Voices of the American Next
For this Springfield couple, the American Dream is about being comfortable. They'll explain what comfort is to them and how they achieved their personal American Dream.
Sarah Johnson, aka Jonesey, explains her life and what events led her to come up with her personalized version of the American Dream.
Caleb Foglesong, 18, is a senior and the student body president at Kirksville High School. He analyzes the class divide within the high school and shares his theory of what makes children become successful in life.
I see some people who say that the American Dream is just getting by — it's just surviving. It's just doing what you have to do to put food on the table and make things work.
Our generation has been given more than any other generation, and we have to retrain our thinking. Instead of being expected to be given something, we have to expect to earn what we’re gonna get.
Ryan Stahlschmidt, 18, sees 'the American Dream' as a bygone relic of generations past. A self-described realist, Stahlschmidt hopes to achieve success on his own terms.
As attorney jobs have vanished since 2008, the debt law students carry is a heavier burden.
Jasmine Mack, 18, has big dreams. She wants to travel the world and become a teacher so she can work with children. She also plans to attend Moberly Area Community College, but all of this depends on her finances.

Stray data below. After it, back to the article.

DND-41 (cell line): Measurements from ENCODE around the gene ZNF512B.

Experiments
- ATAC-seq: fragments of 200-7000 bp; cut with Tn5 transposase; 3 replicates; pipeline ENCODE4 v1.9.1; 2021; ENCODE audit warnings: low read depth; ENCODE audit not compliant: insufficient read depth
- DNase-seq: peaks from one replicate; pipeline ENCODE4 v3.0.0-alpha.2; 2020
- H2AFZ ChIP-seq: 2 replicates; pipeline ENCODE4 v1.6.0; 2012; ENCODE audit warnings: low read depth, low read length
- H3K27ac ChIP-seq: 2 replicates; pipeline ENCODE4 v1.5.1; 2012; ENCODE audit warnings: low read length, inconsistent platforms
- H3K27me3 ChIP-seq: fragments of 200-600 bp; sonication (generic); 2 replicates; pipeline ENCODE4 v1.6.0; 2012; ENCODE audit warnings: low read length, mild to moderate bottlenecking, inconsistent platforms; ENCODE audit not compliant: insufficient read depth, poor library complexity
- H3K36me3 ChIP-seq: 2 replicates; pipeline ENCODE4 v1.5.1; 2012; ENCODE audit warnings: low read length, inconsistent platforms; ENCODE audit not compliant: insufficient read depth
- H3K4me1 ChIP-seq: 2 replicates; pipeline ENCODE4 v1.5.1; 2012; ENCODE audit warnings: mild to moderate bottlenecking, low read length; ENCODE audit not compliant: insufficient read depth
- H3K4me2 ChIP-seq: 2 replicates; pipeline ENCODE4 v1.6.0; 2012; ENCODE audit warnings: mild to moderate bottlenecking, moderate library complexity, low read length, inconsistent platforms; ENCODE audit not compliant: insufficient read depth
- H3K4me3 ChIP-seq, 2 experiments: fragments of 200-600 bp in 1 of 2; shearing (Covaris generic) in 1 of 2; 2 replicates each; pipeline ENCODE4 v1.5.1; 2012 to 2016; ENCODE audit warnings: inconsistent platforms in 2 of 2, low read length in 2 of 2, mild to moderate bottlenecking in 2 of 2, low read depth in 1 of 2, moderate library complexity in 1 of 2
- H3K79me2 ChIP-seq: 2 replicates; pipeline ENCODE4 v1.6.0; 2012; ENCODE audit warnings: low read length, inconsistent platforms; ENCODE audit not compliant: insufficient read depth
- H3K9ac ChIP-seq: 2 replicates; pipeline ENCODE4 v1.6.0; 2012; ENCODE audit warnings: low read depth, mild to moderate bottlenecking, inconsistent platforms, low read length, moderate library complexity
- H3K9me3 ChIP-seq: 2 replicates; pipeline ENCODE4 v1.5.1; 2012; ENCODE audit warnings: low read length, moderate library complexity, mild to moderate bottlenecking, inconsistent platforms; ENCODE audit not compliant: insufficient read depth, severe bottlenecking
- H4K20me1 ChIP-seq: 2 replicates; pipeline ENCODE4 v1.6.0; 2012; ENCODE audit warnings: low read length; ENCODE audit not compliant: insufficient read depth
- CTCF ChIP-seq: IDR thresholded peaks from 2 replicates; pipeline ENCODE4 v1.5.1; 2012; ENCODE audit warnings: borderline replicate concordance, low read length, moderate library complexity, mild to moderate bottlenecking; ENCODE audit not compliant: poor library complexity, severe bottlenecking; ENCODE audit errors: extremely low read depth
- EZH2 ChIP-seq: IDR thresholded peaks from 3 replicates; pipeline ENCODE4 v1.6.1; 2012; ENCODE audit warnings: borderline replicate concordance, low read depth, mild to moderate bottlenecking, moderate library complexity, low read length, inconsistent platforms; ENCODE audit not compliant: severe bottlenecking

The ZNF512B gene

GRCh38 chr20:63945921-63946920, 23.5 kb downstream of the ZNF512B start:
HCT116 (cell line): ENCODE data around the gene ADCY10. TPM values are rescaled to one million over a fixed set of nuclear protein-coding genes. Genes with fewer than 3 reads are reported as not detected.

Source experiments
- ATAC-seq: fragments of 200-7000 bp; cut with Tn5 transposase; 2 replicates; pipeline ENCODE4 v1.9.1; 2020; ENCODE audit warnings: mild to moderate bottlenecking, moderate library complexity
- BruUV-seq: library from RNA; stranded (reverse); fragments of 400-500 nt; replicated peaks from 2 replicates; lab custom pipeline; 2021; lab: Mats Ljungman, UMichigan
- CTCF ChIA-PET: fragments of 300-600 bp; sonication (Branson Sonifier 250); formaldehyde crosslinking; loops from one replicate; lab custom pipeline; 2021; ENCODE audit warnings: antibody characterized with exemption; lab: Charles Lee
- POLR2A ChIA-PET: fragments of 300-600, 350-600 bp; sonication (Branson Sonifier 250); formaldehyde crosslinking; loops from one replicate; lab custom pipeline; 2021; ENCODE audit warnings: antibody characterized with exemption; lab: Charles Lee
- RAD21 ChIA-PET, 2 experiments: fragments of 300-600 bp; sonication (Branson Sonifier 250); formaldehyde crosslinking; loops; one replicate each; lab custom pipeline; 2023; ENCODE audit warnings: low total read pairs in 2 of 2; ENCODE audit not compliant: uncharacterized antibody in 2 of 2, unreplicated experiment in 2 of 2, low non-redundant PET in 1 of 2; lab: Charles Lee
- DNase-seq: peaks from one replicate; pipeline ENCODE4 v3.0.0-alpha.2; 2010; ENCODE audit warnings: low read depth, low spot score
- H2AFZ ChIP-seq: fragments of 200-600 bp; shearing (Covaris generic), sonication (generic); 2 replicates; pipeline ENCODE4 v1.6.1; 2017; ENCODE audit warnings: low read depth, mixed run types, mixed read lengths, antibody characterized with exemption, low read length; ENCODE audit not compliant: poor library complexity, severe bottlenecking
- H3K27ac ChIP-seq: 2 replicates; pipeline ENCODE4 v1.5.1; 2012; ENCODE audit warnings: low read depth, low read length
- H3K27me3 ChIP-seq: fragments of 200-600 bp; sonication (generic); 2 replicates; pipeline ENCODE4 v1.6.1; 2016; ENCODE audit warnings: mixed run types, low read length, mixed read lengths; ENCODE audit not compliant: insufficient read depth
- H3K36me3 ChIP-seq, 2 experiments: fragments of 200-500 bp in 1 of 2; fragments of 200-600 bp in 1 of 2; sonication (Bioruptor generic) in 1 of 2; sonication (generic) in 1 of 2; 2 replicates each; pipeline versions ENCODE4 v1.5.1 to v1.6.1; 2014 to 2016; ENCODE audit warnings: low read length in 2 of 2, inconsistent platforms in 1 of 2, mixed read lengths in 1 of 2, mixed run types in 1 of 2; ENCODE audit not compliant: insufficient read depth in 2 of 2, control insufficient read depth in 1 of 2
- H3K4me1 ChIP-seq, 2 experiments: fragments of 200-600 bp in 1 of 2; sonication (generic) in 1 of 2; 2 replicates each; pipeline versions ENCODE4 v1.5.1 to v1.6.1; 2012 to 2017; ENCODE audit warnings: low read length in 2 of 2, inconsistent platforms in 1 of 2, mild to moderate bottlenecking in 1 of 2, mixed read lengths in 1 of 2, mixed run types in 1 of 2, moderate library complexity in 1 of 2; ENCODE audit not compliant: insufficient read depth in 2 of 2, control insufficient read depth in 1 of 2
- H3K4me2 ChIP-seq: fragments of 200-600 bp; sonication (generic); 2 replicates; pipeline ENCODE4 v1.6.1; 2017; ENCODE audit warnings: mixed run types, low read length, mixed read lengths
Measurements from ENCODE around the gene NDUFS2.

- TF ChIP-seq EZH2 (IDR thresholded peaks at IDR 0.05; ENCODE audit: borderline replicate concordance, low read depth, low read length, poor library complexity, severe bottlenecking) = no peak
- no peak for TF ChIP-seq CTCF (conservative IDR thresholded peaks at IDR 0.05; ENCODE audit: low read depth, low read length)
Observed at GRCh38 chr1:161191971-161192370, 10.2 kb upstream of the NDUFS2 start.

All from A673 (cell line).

Having a baby and losing her father in the same year wasn't part of Amber Carpenter's plans, but she's still working toward her American Dream.
James Lehnhoff takes pride in the work he does to provide for his wife and kids, even if selling insurance might not be what he wants to do forever. He seems happy. The prospects for his family: promising. What about young people who aren't as lucky — who don't grow up in loving homes with goals, consequences or direction?
Our unpredictable future has left us without a plan for how to achieve our goals.
Esquire explores some of the hardships faced by young Americans in a must-read story titled "The war against youth."
Debates about America's health care are impeding America's innovation in the field.
Is the hesitance to travel to find jobs linked to students defining themselves as less hardworking and more entitled than previous generations?
College of the Ozarks allows students to work for the university in lieu of paying tuition. Students explain how they feel the program benefits them.
With student loan debt in the United States exceeding consumer credit card debt for the first time in history, the decision of whether to go to — or stay in — college becomes a cost-benefit analysis.
Colleges are offering a variety of cost-cutting incentives to lure in prospective students, but tactics such as freezing tuition and offering graduation guarantees can have negative impacts for students.
If we look beyond the here and now, what are the long-term ripple effects of the birth-rate decline?
"If you think you're succeeding, that's when you slack and you drop off the map," Eugene "EZ" Lacy says. It's active striving that is Lacy's American Dream. "Doing anything you want to be successful in," he says.
"It is a hard time in our society right now… with people living above their means… so many people needing assistance," Crystal Lain said. "It's a tough time right now but we're gonna make it happen. We're gonna get past this hump."